Chickpea Cookies

The birds are chirping, the trees are blooming, and the Haji-firuz is signing in the streets of Tehran, all the signs that Nowruz is coming with all its beauty & charm.

The preparation for Nowruz has already started all around the world, specially here in Iran. The shopping centers are filled with flowers, goldfish, and colored eggs for haft-seen; People are talking about their Nowruz plans and where they're going to be for Sale Tahvil ( the moment that the year changes/the moment the Sun crosses the celestial equator).

Nowruz is my favorite time of the year & what I love the most about it, is that it brings us (Iranians) closer together and give us a sense of unity. No matter where in the world we are and what time zone we have, we all celebrate Sale Tahvil at the exact same time!

As far back as I remember, my mom would start preparing for Nowruz baking a month in advance, growing wheats for Samano, blanching almonds, & roasting chickpeas to make chickpea flour. This is a tradition that she inherited from my grandma and have kept throughout the years.  This Nowruz, I'm so blessed that I'm in Iran and spending my days with her in my baking studio; remembering my grandma & baking Samano (Wheat Sprouts pudding ), Komach Sehen (Wheat Sprouts Date Bread), and my favorite Chickpea cookies. Today, I'm going to share her recipe of Nane-Nokhodchi/ Chickpea Cookies with you, hoping that you bake it, enjoy it, and share it with your loved ones.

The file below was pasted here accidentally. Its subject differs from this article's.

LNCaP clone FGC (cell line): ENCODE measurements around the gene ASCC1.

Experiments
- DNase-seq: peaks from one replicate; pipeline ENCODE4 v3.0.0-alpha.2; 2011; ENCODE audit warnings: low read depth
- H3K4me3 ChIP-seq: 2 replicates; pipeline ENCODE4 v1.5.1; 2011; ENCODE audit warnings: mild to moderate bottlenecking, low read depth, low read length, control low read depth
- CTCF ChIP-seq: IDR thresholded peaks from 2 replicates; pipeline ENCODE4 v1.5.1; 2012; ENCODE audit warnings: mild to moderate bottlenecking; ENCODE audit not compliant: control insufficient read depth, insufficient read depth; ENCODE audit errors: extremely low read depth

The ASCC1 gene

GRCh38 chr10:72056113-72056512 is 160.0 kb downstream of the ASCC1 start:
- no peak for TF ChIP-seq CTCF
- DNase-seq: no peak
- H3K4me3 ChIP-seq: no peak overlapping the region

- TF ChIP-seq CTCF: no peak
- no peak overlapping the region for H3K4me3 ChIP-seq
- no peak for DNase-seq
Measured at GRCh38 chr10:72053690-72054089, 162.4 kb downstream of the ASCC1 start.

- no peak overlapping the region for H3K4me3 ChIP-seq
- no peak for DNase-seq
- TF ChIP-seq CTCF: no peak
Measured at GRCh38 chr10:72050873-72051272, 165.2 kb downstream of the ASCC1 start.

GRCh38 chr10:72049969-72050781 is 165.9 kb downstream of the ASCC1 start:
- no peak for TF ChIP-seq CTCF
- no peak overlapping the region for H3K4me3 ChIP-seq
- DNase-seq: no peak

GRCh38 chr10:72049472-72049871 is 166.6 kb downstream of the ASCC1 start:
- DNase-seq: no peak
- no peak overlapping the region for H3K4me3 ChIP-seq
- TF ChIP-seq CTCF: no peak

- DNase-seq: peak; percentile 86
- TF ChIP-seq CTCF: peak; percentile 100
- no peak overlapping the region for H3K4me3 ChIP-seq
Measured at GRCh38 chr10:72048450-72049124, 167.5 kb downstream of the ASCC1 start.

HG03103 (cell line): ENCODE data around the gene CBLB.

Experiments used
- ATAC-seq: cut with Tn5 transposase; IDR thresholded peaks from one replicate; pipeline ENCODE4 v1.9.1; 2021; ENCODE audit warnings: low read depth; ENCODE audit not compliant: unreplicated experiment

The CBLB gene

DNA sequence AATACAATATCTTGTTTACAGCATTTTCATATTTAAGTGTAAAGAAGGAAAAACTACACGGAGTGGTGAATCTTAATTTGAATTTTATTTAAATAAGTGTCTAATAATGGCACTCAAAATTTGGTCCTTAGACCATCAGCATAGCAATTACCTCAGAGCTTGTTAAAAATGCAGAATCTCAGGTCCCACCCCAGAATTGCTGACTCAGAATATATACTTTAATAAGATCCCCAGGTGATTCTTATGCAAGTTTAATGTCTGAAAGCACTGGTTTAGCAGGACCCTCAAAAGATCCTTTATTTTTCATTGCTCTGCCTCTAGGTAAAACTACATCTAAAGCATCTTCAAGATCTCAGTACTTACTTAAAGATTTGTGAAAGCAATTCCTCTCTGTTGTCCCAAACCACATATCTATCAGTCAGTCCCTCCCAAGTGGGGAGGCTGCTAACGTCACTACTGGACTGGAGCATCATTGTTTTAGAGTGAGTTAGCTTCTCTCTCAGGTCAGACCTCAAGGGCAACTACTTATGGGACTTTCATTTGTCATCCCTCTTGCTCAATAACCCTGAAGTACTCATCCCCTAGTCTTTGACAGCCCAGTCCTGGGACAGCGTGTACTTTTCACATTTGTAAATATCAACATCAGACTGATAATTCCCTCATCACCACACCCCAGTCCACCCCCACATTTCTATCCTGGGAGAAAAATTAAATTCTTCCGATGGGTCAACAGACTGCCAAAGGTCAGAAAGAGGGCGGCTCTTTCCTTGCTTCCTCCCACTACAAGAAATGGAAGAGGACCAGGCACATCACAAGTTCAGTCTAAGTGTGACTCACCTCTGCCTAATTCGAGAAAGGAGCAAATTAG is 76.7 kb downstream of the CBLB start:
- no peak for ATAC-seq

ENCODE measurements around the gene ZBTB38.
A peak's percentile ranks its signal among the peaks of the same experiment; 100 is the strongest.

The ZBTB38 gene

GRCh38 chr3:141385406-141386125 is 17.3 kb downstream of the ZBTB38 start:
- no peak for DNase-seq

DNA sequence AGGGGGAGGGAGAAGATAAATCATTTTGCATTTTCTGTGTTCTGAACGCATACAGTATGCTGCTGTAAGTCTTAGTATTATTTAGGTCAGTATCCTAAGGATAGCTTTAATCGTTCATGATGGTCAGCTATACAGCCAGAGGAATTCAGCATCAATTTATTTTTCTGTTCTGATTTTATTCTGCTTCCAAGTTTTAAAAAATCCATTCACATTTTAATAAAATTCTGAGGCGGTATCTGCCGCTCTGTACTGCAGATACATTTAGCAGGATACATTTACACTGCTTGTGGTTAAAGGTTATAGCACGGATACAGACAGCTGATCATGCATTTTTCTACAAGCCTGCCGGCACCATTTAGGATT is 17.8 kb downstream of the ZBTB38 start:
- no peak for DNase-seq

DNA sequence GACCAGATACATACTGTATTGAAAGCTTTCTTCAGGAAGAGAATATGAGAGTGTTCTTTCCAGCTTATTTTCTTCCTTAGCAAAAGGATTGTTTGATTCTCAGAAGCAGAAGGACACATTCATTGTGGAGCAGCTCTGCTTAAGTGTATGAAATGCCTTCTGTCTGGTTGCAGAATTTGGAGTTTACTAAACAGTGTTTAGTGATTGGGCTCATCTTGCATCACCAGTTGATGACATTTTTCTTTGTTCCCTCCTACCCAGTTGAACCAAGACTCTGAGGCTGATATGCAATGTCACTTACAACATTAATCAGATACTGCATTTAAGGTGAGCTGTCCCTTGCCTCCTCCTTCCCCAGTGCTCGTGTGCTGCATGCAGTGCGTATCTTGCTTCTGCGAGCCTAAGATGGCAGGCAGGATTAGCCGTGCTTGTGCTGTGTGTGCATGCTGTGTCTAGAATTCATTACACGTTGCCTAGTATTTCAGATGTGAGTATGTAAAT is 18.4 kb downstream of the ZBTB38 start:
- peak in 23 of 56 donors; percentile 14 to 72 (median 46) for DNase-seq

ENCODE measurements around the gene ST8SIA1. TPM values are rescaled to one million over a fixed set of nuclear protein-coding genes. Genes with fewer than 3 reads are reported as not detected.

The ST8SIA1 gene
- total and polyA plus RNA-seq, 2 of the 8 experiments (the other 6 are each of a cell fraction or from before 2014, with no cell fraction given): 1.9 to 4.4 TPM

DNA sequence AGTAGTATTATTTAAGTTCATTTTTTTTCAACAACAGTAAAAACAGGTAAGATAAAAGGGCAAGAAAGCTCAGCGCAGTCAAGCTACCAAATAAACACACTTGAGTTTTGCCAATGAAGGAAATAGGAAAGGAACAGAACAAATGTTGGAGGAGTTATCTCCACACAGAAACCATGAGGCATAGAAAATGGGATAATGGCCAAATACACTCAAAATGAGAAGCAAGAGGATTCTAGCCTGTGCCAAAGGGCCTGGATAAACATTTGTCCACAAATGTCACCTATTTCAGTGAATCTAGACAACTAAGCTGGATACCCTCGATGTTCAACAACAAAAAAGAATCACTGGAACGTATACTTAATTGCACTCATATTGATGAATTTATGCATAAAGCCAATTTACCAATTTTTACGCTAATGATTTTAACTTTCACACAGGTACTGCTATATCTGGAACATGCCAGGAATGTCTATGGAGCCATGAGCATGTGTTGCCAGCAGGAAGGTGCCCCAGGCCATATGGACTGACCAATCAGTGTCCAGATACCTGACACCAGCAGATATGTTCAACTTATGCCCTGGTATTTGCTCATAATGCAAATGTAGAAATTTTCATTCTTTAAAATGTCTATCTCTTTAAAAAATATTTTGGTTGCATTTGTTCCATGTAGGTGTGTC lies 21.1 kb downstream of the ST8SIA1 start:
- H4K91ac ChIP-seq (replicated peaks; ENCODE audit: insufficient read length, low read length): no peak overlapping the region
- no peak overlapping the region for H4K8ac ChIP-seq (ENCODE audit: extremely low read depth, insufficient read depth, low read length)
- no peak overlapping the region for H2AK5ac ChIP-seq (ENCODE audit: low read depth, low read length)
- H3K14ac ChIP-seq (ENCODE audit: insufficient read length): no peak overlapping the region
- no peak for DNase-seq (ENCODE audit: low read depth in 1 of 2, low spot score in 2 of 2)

Chickpea Cookies

Yield:   140pieces                      Bake time: 9-12 miutes

Ingredients:

  • 3 cups Chickpea Flour
  • 1 1/2 cups vegetable shortening
  • 1 & 1/2 cups Confectioner Sugar
  • 1 teaspoon finely ground Cardamom
  • 1/4 cup Slivered Pistachios

Process:

1. Using a food processor, cream together the vegetable shortening and Powdered Sugar
2. Add Chickpea Flour and cardamom and mix together until you have a soft dough, keep the dough in a plastic bag and let it rest for 24 hours
3. Preheat your oven to 325 F (165-170 C)
4. Cover baking trays with parchment paper
5. Spread the dough with rolling pin to an inch or half an inch thickness
6. Use a cookie cutter to shape the dough and place the cookies on the baking tray ( Optional: Use Pistachio to decorate the cookies)
7. Place the tray on the medium rack of your oven and bake for 10-15 minutes (depending on your oven, if your oven is hot in general, don’t bake them more than 10 minutes). Because the cookies are so soft, you won’t be able to check their doneness.
8. Once out of the oven, it’s very important to let cool completely before storing them.
9. Keep them in an airtight container for up to a month in the refrigerator or up to two months in the freezer.

Happy Nowruz to you all :)

I'm also so excited that this year I was apart of "Recipe Roundup Nowruz 2014" which was a collaboration of 13 Iranian bloggers around the world. If you're looking for more delicious recipes for Nowruz please check out the work of these wonderful bloggers whom I respect and admire so much:

Afsaneh’s Persian Kitchen:

Koloucheh Ahwazi Cookies for Nowrouz

AhuEats:

Norouz 2014 Recipe: Toot – Persian Mulberry Marzipan Candy

Café Leilee:

Northern-Iranian Style Herb Stuffed Fish

Fae’s Twist & Tango: 

Naw-Rúz, A New Year Recipe Round-up! 

Family Spice: 

Norouz Twist on Kookoo Sabzi (Persian Herb Quiche with Chard and Kale)

Fig & Quince:

A Norooz ‘a Palooza

Lucid Food: 

Persian Raisin and Saffron Cookies for Norooz

My Persian Kitchen:

Naan Gerdooee ~ Persian Walnut Cookie

Simi’s Kitchen:

New Blog for Nowruz

Spice Spoon:

Noon Berenj – Thumbprint Rice Flour Cookies with Saffron & Rosewater for Persian Nowruz

The Pomegranate Diaries:

Nowruz Inspired Pistachio, Rosewater and Cardamom Shortbread Co

okies

Turmeric & Saffron:

Loze Nargil – Persian Coconut Sweets with Rosewater and Pistachios for Nowruz

West of Persia: 

Happy Nowruz, Recipe Roundup, and a Classic: Kuku Sabzi on TV